WHEN you think of hybrid cars, the chances are that you’re picturing a Toyota Prius, pootling around steadily and economically. But not all hybrids are the same.
There’s this new Honda NSX, for example. A £138,000 supercar, the NSX is not the kind of car that springs to mind when you talk about hybrids. But that’s exactly what it is, blending a high-performance petrol engine with three electric motors to produce outstanding performance.
Then again, the NSX is no stranger to surprises. Back in 1989, when Honda introduced the original NSX, with Formula One legend Ayrton Senna helping with its development, it shook up the establishment. The NSX was a groundbreaker, a goalposts shifter, a wake-up call showing that mainstream brands could also build highly desirable sports cars.
Die-hard petrolheads loved it, despite its flaws, and have been waiting for a replacement since it went out of production in 2005.
Well the wait is over. Kind of. Because the new NSX will be like hens’ teeth, with only 60 each year coming to the UK – and the first two years’ allocation are already sold out.
And that’s a shame, because it most ways, this is an exceptional car that many enthusiasts would love to get their hands on.
For a start, it looks fantastic. Sleek, compact and modern, this is unmistakably a supercar, with its 10 air intakes around the car (and sharp creases to help the air flow into them), short overhangs and a body made primarily of aluminium, to minimise weight.
So far, so supercar. But it’s under the metal skin where things start get a bit different, with the aforementioned hybrid powertrain, which Honda calls its Sport Hybrid SH-AWD (Super Handling All-Wheel-Drive). The primary element is a 3.5-litre V6 engine mid-mounted behind the cabin producing 500bhp.
Obviously, 500bhp isn’t enough, so this petrol engine is augmented by three electric motors. One of those is at the rear working with the nine-speed twin-clutch automatic gearbox to provide instant engine response, while a further two are at the front to maintain optimal cornering grip and aid the car’s stability and agility.
The overall effect is a total 573bhp under the driver’s right foot, which enables a phenomenal 0 to 60mph time of 2.9 seconds. Make no mistake: this is a rapid car – a point that it hammers home if you use the NSX’s launch control function, which is fearsomely fast in its effect.
The combined sound of the engine and the electric motors is unconventional for a supercar, with hints of whirring – but the NSX’s innovative technology mean that even this isn’t straightforward. Because the car’s sound is one of a number of aspects of the NSX that vary according to the mode chosen from its Integrated Dynamics System, which features four selectable modes: Quiet, Sport, Sport Plus and Track.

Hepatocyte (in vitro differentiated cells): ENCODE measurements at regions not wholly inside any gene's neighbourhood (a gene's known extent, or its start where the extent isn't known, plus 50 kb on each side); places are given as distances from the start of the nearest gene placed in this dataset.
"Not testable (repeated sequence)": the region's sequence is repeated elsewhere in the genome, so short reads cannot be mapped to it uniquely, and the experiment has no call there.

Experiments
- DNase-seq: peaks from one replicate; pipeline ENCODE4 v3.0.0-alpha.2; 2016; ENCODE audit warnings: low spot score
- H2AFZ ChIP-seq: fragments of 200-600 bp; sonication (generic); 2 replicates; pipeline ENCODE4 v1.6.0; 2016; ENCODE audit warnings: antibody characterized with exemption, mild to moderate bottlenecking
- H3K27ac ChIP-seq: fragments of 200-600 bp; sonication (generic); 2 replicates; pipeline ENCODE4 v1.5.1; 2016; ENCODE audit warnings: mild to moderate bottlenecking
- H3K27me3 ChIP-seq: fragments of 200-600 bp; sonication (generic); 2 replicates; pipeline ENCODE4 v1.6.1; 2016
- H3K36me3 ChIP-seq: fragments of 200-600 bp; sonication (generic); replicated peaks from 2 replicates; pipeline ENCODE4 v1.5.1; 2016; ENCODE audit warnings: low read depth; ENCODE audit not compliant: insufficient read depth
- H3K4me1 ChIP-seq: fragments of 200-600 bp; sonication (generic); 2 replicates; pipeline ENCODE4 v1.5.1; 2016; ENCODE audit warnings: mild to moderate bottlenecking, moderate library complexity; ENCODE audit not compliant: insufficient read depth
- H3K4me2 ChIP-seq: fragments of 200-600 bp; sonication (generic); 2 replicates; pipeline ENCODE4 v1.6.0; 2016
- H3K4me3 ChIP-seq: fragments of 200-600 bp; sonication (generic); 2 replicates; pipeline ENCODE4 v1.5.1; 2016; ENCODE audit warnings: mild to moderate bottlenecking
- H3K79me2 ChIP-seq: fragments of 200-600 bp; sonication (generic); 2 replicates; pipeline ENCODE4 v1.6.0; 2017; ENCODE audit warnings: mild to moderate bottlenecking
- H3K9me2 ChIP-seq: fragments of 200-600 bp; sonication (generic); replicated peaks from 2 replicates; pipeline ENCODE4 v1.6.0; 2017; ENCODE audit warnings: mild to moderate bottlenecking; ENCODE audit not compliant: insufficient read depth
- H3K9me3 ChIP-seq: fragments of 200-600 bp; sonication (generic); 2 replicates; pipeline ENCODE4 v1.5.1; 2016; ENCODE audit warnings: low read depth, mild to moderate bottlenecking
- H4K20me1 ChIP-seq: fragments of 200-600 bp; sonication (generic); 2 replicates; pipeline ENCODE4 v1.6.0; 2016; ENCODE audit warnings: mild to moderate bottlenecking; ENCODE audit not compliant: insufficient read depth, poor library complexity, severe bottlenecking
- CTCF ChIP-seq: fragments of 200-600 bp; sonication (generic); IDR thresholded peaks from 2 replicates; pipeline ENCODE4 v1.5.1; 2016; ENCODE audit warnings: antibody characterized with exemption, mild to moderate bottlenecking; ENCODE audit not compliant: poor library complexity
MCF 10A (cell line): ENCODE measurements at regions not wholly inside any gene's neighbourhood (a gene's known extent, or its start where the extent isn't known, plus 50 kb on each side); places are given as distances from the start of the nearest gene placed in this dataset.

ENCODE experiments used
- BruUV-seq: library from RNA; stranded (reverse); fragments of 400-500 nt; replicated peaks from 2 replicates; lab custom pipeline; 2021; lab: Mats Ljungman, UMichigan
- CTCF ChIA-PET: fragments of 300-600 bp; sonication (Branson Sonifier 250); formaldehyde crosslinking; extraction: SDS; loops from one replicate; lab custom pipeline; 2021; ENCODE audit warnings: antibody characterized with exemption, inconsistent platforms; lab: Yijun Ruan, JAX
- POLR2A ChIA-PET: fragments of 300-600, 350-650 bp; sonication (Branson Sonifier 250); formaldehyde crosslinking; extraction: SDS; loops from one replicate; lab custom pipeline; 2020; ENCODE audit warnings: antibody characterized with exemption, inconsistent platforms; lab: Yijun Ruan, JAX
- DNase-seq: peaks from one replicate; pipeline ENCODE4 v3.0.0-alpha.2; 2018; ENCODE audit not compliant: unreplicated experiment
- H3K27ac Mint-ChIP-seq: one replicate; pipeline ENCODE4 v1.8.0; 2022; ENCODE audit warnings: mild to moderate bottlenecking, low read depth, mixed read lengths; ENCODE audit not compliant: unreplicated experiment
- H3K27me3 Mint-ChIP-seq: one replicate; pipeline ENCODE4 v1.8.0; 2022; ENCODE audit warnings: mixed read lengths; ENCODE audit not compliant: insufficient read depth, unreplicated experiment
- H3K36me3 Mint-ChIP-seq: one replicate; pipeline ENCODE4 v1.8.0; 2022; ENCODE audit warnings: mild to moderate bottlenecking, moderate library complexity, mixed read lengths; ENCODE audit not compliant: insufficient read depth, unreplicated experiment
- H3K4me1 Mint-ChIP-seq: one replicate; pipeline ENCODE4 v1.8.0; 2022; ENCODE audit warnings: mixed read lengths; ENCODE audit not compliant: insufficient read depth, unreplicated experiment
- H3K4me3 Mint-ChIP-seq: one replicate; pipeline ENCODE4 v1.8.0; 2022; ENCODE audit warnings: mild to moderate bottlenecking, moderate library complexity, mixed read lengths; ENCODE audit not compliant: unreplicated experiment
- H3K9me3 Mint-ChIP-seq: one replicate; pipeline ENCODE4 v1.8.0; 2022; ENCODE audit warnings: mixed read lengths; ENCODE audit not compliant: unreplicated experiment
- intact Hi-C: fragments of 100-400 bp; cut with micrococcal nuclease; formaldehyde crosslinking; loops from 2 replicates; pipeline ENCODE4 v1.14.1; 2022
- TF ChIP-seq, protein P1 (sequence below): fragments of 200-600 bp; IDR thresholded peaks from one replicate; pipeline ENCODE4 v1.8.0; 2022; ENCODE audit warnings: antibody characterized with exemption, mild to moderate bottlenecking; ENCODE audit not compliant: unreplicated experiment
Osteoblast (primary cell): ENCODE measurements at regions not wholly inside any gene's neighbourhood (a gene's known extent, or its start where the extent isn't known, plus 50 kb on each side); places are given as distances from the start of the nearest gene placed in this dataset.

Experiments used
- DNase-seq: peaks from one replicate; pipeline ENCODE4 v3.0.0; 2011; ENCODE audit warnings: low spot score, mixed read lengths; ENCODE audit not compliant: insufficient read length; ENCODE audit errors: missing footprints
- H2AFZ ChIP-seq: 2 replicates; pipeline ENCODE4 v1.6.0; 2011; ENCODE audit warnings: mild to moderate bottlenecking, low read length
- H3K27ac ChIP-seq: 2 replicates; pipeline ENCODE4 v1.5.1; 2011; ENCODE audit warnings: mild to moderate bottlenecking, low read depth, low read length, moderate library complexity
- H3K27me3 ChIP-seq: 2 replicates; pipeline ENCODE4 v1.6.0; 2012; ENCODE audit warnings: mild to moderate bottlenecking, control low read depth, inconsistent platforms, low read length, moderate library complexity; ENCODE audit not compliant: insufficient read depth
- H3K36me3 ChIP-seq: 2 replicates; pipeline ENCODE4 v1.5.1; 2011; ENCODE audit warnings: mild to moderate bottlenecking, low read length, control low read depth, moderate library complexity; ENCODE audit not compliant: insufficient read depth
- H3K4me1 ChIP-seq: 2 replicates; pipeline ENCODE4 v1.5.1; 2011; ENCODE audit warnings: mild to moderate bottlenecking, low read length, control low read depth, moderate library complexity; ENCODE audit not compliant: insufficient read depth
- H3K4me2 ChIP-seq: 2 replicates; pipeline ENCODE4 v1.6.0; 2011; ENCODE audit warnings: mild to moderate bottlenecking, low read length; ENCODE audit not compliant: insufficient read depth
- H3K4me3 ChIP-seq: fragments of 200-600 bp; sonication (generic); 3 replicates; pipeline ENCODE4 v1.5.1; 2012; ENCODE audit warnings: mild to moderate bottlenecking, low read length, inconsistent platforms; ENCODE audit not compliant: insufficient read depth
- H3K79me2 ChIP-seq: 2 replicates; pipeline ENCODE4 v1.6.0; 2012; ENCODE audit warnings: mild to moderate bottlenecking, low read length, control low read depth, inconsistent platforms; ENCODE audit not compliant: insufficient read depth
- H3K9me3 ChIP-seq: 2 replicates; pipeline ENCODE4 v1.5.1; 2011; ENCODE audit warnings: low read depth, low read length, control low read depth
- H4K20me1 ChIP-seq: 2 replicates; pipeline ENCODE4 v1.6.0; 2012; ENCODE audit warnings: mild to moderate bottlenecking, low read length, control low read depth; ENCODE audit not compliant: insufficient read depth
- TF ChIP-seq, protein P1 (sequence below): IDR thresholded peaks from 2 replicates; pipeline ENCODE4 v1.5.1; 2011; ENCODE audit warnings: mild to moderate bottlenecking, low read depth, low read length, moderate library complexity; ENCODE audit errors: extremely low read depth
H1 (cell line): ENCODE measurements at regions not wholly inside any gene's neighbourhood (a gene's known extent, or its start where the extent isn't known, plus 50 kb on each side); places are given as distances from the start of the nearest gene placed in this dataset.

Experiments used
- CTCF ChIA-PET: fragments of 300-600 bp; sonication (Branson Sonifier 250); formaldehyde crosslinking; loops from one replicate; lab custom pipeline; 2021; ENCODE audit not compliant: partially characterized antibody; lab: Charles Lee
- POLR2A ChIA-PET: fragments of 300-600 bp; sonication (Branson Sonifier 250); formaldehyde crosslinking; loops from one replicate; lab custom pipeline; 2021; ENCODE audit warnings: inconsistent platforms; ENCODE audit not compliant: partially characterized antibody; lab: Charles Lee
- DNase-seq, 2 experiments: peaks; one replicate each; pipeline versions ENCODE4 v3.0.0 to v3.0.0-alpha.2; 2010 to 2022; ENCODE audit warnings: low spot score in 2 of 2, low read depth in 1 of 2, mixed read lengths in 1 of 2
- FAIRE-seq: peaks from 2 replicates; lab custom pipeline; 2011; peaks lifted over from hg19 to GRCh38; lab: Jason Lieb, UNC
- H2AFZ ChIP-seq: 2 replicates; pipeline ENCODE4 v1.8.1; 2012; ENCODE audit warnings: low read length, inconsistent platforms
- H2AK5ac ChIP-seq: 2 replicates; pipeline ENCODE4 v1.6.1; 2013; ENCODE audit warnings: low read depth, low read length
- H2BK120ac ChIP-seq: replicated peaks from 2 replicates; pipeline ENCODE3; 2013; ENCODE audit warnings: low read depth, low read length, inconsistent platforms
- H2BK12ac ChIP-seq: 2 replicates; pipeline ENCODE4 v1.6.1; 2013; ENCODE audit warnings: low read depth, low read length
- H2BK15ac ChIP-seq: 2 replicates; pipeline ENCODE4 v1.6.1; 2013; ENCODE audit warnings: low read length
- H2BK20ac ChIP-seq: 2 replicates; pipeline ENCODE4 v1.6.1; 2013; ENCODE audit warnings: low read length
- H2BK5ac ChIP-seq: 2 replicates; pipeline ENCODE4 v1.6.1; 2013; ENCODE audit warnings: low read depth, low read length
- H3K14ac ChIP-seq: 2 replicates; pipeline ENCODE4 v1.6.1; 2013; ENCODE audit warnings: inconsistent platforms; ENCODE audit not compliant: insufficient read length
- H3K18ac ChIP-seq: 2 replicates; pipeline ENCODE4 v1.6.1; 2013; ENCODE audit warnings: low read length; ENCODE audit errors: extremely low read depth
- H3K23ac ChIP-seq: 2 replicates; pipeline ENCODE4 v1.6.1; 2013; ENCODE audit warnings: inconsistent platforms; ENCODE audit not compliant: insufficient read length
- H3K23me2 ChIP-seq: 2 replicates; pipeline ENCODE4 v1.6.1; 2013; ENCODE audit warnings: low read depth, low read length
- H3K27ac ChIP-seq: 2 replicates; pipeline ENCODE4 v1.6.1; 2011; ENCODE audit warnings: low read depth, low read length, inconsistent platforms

These four modes affect settings for the steering, throttle, electronic stability system, suspension, engine and the brakes that can switch between energy-recuperating regenerative or conventional braking. Switching between modes is easy via a large rotating dial in the centre console, and the effects are noticeable.
Apart from the noise (Quiet mode means you don’t have to wake up your neighbourhood early in the morning or late at night), the ride gets firmer, the sportier you get, as does the response from the throttle pedal. Track mode is, as suggested, for a race circuit, which also means the amount of electronic intervention is limited (but not non-existent). It’s also the (gloriously) loudest mode.
Driving the NSX on a track demonstrates just how capable it is, with inordinate amounts of grip at high speed, fantastic balance and agility, and direct, accurate steering.
On the road, the ride is firm in Sport and Sport Plus settings, although not overly so: but the low ride height means that drivers have to be careful over speed humps, even at low speeds.
The cabin is sadly where the NSX falls down. The leather and Alcantara on the sports seats and dashboard trim are fine, but a car that costs this much should be outstanding, rather than just fine.
The plastics aren’t the best we’ve ever encountered and the switchgear just doesn’t feel special to touch. And then there’s the infotainment system.
As good as the NSX is to drive – and it is superb – that’s how bad the infotainment system is. The display is small and unintuitive, and the sat nav system is awful to the point of being disgraceful. Honda seems to think that a cheap system bought in from Garmin is good enough for a supercar, but it isn’t. Not by a long chalk.
And that’s a real shame, because in almost every other way, the NSX is a match for rivals such as the Audi R8, BMW i8 (another hybrid) or Porsche 911.
On the road, it’s a convincing supercar, but the clever, innovative hybrid system does offer a real point of difference, a uniqueness that will appeal to many buyers.
It’s also easy to drive on a daily basis, and can do the business on a track, which is a flexibility that isn’t always achieved by some rivals.
But for 50 quid short of £138,000, the buyer needs to feel that they’ve bought something special. The NSX is indeed, special in many ways – particularly as there are only 60 available to British drivers every year – but the cabin undermines its case compared to, say, the R8.
Not all hybrids are the same – and neither are all supercars.